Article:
First published on Facebook on 15 April 2011
A graphic novel about one soldier’s return from Afghanistan
Story: Rodge Glass Art: Dave Turbitt
Just been re-reading it and looking at the extras. Very powerful ending. The publisher credits Charley’s War as one of the inspirations and I’m delighted it helped make this book possible. Frankly, Dougie’s War is the only new anti-war graphic novel out there and the only genuine successor to Charley’s War – apart from Steve Beeny’s Rebellion 1920 about the first British invasion of Iraq – when Churchill authorised poison gas to be dropped on the Kurds, just like Sadam Hussein. (Of course when Sadam Husssein did it, it was evil. When Churchill did it, it was regrettable but okay.)
Anyway, back to Dougie’s War: it’s excellent and focuses in particular on post-traumatic stress disorder which is a fact of life for many vets. There’s a section from Charley’s War printed with it, covering the same subject. I’m delighted to recommend it. Too many “War is Hell” films and comics masquerade as anti-war stories. They’re not. E.g. Full Metal Jacket and Apocalypse Now were watched by US soldiers to psyche them up before they invaded Iraq. No-one could read Charley’s War or Dougie’s War and want to invade anyone and that means they’ve done their job.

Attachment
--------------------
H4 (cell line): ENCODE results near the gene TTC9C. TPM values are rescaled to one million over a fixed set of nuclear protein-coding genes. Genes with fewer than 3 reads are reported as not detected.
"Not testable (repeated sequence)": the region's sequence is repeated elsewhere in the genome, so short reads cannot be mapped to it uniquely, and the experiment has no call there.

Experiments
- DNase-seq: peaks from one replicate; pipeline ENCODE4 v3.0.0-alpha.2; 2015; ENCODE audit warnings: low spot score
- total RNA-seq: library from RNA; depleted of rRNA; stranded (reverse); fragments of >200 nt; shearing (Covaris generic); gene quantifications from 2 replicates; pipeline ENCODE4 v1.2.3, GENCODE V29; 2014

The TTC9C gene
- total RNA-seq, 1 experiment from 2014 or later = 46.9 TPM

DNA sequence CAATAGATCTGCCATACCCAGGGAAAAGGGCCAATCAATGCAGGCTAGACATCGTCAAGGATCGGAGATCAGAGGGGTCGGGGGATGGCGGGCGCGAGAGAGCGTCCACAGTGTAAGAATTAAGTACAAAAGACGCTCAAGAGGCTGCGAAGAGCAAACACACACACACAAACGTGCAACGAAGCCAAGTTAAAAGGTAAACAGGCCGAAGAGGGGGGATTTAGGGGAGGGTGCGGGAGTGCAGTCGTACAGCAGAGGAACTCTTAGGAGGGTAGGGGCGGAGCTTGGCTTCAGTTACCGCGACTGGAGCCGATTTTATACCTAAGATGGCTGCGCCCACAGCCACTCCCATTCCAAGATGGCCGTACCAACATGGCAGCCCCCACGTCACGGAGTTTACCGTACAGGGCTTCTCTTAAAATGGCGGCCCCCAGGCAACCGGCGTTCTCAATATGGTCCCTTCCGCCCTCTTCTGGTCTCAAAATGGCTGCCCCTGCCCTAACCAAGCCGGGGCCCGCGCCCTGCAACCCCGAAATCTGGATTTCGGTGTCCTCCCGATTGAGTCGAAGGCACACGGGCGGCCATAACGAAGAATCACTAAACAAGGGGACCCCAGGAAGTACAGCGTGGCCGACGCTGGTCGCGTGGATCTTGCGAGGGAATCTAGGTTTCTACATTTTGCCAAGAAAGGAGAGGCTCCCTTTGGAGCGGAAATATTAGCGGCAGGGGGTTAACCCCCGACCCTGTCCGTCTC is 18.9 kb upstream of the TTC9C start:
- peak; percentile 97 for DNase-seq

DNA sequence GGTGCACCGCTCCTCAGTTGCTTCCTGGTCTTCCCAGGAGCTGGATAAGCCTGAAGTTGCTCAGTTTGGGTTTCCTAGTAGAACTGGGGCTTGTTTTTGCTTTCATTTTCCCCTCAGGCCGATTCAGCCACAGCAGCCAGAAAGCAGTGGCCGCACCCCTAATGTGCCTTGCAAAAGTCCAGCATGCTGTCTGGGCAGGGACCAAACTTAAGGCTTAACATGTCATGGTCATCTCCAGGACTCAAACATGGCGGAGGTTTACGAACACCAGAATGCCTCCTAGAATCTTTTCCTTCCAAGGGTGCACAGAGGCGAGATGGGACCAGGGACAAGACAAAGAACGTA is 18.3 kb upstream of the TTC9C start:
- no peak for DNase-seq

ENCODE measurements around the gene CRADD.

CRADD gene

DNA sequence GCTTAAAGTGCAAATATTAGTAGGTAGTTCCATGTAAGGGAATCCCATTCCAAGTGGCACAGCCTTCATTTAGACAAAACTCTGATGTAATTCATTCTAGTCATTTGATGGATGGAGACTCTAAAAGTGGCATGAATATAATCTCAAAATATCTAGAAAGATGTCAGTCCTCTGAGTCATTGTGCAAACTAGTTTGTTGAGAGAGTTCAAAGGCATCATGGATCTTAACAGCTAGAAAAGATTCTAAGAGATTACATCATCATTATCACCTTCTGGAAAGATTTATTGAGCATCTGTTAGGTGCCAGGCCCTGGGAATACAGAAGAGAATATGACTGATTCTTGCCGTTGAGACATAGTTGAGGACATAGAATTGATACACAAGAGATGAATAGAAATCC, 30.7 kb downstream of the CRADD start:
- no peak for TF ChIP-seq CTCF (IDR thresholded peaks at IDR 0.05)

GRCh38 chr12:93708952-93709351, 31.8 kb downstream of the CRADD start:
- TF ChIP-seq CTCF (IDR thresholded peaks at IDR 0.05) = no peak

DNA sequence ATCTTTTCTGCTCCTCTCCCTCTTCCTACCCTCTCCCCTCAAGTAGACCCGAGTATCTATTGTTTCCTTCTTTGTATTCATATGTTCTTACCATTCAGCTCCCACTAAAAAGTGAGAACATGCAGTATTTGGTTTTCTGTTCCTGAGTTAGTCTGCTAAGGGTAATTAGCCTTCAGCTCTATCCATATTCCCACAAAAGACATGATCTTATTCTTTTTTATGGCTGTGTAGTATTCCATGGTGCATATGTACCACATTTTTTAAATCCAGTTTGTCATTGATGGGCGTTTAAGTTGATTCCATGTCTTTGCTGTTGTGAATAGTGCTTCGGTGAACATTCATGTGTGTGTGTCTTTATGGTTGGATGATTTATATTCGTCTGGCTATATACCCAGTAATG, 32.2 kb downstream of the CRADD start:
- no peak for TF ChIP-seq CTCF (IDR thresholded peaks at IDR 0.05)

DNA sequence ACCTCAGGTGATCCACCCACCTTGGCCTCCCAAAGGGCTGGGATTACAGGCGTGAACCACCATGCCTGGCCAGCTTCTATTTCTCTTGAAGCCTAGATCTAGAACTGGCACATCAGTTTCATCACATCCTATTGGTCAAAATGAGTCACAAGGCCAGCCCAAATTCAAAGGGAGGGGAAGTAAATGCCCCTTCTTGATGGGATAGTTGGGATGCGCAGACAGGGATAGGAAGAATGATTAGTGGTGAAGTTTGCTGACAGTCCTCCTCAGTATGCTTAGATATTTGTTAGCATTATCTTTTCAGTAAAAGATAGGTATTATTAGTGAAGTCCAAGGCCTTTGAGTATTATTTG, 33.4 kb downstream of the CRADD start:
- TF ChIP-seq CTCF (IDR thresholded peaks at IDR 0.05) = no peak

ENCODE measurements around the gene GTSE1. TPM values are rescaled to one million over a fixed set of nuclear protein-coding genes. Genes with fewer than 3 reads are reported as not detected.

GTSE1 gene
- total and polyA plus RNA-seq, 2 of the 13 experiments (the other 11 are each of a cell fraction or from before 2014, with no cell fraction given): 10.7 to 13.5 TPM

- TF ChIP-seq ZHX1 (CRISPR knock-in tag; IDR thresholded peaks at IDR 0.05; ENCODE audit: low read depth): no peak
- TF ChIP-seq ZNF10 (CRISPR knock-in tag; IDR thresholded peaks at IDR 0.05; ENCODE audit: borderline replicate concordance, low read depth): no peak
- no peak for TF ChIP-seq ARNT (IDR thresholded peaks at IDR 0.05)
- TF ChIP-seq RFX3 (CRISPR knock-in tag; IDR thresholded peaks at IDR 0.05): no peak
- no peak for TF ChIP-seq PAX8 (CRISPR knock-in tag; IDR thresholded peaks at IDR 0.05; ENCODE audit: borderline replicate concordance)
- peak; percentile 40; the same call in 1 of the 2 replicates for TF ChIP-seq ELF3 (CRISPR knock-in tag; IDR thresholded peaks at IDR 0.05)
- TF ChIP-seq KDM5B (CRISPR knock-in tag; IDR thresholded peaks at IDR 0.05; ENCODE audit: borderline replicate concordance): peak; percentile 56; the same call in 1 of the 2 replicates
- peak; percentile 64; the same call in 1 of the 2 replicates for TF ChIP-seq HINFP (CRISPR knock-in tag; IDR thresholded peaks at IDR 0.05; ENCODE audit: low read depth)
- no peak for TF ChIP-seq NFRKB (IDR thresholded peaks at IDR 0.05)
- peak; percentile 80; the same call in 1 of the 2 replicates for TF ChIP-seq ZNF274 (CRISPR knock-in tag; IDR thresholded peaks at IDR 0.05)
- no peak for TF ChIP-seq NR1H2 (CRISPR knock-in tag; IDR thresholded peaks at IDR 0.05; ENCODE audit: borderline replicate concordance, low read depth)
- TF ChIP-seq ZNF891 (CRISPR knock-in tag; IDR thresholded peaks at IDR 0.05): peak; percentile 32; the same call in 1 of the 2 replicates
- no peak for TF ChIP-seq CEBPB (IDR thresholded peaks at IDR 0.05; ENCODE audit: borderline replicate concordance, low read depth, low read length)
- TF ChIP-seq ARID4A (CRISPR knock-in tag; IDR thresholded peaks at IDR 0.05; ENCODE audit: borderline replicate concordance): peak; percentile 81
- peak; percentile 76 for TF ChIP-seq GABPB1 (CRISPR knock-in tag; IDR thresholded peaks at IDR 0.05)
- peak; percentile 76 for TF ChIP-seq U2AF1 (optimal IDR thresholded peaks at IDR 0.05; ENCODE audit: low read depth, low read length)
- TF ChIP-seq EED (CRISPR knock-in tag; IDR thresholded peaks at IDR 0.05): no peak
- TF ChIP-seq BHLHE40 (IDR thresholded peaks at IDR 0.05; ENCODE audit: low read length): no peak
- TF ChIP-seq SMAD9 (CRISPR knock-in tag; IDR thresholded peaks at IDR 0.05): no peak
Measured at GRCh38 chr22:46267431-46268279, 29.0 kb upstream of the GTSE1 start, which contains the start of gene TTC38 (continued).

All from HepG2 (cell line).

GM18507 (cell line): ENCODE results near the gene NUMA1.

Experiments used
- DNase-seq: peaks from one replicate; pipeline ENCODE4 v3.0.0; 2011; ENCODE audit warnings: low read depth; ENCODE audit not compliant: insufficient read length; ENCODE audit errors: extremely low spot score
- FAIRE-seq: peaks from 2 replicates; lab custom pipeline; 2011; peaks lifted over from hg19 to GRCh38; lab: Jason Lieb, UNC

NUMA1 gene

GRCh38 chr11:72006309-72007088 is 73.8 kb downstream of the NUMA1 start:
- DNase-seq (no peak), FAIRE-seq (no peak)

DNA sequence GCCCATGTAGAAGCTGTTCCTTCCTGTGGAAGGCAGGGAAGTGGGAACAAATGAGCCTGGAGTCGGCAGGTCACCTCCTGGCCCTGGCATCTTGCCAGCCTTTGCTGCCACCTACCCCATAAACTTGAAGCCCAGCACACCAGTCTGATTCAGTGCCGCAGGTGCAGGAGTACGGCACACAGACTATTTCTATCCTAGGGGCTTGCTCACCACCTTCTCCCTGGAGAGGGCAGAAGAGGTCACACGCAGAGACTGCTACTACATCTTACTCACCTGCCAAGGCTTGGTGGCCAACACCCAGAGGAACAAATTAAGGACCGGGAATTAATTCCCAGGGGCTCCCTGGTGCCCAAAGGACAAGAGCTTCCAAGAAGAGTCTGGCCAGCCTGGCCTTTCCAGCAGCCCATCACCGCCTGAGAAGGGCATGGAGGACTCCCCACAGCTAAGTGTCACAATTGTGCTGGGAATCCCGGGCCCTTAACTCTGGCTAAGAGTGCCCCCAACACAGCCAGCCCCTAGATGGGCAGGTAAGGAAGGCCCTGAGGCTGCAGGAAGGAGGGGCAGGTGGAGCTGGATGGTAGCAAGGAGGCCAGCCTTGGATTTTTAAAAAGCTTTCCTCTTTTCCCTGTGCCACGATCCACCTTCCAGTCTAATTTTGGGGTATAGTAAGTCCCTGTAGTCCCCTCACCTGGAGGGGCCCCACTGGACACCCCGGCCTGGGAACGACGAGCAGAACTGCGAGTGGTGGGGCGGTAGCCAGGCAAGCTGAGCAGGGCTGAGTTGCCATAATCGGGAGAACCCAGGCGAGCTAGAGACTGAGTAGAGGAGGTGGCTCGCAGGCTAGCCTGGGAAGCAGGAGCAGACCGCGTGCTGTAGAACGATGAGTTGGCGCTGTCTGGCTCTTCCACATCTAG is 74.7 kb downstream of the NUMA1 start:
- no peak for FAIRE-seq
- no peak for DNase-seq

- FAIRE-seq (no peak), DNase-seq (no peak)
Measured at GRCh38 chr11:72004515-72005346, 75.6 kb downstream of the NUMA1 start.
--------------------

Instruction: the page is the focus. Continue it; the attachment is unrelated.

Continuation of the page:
If you’ve come across any friends or relatives with PTSD, this book has particular relevance. There’s a help section at the back with phone numbers.
It’s embarrassing to admit that there are no other graphic novels about our modern colonisations of other countries. In comics, we usually stick to science fiction and men in tights. Hopefully Dougie’s War might inspire others to write and draw something on the subject and expose what we’re really doing in the Middle East.